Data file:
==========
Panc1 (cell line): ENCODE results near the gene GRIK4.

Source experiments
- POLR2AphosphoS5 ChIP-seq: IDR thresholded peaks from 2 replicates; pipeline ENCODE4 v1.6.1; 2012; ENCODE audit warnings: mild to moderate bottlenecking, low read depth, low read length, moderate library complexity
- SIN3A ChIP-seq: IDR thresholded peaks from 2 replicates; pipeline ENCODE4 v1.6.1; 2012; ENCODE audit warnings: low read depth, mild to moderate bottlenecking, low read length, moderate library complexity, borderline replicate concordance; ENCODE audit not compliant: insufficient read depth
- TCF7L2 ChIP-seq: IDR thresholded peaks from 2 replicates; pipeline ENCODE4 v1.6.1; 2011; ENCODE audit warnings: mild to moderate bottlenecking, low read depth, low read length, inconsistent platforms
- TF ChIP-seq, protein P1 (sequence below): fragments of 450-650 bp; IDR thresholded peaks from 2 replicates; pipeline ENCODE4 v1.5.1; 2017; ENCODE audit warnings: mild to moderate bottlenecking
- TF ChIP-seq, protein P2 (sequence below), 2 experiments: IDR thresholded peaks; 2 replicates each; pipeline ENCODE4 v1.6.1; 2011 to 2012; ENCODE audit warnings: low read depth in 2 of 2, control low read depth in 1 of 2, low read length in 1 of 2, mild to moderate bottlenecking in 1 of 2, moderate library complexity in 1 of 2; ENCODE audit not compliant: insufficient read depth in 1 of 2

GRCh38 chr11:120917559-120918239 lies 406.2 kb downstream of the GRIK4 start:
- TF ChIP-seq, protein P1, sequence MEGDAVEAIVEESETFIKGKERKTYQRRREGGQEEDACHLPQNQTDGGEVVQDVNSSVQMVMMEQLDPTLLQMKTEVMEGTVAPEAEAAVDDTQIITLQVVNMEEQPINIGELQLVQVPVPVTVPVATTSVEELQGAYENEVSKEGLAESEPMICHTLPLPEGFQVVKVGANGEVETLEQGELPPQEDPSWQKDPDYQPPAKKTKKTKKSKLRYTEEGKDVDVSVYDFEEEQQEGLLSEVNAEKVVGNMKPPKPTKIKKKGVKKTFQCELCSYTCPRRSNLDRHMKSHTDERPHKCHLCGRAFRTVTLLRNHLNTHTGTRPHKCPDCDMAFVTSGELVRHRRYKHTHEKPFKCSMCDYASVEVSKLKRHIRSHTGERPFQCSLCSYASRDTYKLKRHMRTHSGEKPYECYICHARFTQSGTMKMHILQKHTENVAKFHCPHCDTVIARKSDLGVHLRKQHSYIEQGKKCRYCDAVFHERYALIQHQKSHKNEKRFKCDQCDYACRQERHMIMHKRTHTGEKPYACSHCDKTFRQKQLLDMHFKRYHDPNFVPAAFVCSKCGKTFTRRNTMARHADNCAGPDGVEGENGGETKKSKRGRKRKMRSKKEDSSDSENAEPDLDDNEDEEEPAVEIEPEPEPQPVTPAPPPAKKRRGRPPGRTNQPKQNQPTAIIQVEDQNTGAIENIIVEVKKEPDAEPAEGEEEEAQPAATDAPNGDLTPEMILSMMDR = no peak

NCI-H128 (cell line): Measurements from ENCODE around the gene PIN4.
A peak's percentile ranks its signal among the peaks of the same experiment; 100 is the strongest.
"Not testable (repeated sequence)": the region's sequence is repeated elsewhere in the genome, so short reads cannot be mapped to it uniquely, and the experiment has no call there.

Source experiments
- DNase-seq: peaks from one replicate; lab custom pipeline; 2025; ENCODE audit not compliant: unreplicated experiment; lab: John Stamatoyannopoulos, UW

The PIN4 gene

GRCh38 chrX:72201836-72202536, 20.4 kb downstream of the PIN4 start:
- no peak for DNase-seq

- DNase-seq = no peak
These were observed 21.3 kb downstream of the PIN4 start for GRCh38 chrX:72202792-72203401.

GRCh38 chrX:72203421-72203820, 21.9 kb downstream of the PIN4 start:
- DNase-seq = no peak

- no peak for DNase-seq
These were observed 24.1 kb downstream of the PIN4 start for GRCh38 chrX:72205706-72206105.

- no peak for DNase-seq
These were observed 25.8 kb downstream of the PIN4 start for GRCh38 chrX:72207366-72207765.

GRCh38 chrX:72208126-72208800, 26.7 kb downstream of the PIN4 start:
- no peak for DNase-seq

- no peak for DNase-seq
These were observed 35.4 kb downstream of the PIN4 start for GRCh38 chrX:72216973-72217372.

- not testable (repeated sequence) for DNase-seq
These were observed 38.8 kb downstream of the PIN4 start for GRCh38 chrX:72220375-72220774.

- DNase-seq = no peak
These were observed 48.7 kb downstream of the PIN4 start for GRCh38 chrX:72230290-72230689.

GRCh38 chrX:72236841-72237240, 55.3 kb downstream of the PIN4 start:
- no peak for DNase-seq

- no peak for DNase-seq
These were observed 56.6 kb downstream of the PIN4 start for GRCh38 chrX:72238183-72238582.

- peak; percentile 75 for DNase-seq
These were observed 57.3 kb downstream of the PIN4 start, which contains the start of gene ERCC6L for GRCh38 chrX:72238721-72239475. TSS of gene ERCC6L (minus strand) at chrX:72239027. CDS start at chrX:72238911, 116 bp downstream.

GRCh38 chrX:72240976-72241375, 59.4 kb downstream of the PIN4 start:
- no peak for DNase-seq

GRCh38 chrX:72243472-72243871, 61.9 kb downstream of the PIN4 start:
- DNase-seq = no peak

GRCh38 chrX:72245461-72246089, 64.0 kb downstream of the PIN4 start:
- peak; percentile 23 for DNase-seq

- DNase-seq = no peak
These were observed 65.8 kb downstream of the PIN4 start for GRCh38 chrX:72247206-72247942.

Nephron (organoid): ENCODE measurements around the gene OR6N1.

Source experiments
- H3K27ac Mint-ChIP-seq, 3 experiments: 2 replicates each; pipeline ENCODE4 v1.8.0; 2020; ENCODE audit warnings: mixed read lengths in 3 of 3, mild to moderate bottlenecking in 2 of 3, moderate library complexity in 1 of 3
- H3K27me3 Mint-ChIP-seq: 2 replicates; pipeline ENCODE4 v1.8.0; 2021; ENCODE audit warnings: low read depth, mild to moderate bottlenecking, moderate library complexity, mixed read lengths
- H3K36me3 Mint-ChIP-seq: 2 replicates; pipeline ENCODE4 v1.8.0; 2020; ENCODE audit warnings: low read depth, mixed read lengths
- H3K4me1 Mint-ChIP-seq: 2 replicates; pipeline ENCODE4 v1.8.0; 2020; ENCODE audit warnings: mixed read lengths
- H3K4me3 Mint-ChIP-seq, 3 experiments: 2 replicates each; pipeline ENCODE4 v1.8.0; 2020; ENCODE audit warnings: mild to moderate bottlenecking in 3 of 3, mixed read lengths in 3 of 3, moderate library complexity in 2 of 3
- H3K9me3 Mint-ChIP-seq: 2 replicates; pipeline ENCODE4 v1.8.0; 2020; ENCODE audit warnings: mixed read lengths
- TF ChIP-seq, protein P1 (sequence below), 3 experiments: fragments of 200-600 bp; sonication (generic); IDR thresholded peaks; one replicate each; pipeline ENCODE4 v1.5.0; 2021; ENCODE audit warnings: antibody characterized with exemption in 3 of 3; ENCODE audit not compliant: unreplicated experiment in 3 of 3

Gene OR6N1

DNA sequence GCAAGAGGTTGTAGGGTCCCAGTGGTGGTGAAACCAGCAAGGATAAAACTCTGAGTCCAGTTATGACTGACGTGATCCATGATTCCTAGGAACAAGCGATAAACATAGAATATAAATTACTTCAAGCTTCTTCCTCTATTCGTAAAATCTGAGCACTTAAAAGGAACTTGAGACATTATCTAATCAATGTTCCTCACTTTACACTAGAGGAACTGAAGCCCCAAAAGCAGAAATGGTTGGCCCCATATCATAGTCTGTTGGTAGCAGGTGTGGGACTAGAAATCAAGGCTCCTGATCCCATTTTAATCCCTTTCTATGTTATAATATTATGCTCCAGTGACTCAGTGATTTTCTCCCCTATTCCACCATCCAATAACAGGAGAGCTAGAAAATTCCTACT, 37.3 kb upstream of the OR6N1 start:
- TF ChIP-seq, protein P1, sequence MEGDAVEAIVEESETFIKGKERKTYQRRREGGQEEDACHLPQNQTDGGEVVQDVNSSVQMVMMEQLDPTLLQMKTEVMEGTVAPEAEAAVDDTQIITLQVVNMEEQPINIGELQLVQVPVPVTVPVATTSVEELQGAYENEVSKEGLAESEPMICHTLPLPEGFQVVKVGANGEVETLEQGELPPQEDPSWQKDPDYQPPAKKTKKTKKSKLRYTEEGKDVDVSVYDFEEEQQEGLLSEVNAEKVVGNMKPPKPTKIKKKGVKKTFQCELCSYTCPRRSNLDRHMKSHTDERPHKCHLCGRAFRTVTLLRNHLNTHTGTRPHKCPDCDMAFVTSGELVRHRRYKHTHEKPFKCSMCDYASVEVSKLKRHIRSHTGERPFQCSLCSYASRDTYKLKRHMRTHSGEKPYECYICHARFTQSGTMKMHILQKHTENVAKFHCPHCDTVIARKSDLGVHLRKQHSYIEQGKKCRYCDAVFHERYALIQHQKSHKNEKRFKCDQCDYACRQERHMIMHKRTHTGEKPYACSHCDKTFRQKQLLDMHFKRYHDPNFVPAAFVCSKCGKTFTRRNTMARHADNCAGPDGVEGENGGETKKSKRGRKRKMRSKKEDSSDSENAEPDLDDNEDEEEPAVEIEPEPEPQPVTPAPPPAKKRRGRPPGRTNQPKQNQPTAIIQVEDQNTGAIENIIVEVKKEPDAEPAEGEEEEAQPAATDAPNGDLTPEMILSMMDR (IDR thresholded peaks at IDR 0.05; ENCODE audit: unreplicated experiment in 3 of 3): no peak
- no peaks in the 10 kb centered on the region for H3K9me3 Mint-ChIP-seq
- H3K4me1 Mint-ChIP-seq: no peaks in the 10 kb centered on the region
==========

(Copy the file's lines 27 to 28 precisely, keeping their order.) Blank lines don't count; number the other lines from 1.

- no peak for DNase-seq

- no peak for DNase-seq